How can we feel AI?

How can we feel AI?

Reconnecting artificial intelligence to life and living

Local Disturbances, given the world we live in, often explores the impacts of AI on human cultures and the natural world (and of course these things are inseparable). This post and the previous one focus on general approaches so that we might start looking more deeply into specific projects and techniques that could support us going forward to make better decisions about algorithmic systems and the world that is emerging.

The main thrust is that we need to find more and better ways to talk about, design, and critique AI systems if we hope to avoid repeating the worst excesses of our current society. Our love of efficiency and growth is informing most of the decisions made about AI and assumptions are being buried deep into the solutions we develop.

There is a need to distinguish between general knowledge of these invisible sociotechnical forces and a particular knowledge of how they will locally manifest in life and living. There is a difference between knowing about fire as a phenomenon and the experience of cooking with it or being burned by it. Much of the focus has centered on sharing ideas about the properties of the “fire” or sorting through the terrain after the fire has passed. We hope to focus on the exploration of the lived experience of “cooking” or being “burned” in AI.

We must also uncover ways of talking about these issues that don’t require the adoption of Western frames and ways of seeing the world. When technical or scientific propositions have passed themselves off as the “whole” of the world, we have experienced catastrophic consequences for the world beyond technology. Climate change, alienation from landscapes and bodies, ecological destruction, and social Darwinism all extend from scientific theories dominating new aspects of human activity.

The risks and opportunities are real. Machine learning is becoming ubiquitous, defining health, human migration, economic activity, policing, prediction, and environmental decision making. In response, ethical arguments are made to combat the hegemony of narrow assumptions. The explosive growth in AI ethics is a testament to the perceived need and urgency. Ideally, policies and public attitudes will evolve to address the changes and a new balance will be established. The pace of AI implementation is breakneck. The ability of activists, community members, and ethicists to keep up will be sorely tested.

The speed by which artificial intelligence is gaining ground is not the only concern.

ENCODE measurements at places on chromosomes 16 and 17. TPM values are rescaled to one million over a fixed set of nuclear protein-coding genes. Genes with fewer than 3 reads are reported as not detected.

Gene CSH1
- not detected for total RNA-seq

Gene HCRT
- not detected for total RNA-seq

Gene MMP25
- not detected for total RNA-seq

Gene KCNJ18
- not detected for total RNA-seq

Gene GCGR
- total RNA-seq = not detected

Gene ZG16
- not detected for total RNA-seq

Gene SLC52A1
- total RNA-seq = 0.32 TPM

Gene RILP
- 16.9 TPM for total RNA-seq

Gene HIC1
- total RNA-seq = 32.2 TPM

Theories – scientific or ethical – invite abstraction. Abstraction is often necessary but there is also a need to reconnect concepts to the roots of being - our bodies, our landscapes, and our cultures. The ‘ideas’ we hold about AI need to be tested and refined through direct experience.  Approaches centered in ethics, for example, lead to generalizable principles. These principles can become a basis for law or public opinion but may do so without regard for the embodied event performed by an actual, contextualized subject.

At UKAI Projects, we argue for an approach that assembles multiple perspectives and lived experiences to generate prototypes that embrace a complex dialogic around AI. We’ll be unpacking the idea of ‘dialogic’ in future posts, but broadly it suggests multiple ideologies and viewpoints brought into relation without insisting on resolution. Rather than finding the “right path”, we bring multiple conceptions of algorithmic bodies, lands, and communities to bear on a living and multi-epistemic stance toward algorithmic culture. By ‘seeing’ the issues from these various points and relationships, we can integrate and assemble the different paths available and choose the ones most appropriate to the context within which we find ourselves.

The climate movement has long been criticized for being too “white”. Obviously, climate change affects all of us and the lack of diverse perspectives on the issues limits the range of action available. Research through the David Suzuki Foundation found that 3.7% of environmental non-profits in Canada engage directly with racialized communities in dealing with the impacts of human-created climate change. However, impacts are unfairly and disproportionately experienced by these groups. Racialized communities are statistically more likely to live in poverty, consume less, and therefore emit less pollution. One reason for this exclusion is that both the issue (climate change) and its responses (climate action) prioritize Western ideological positions that can exclude other ways of knowing the world. In a project that arose in response to this research, community members describe the barriers to participation in the climate movement, even though their work in affordable housing, transportation, or food security intersect closely.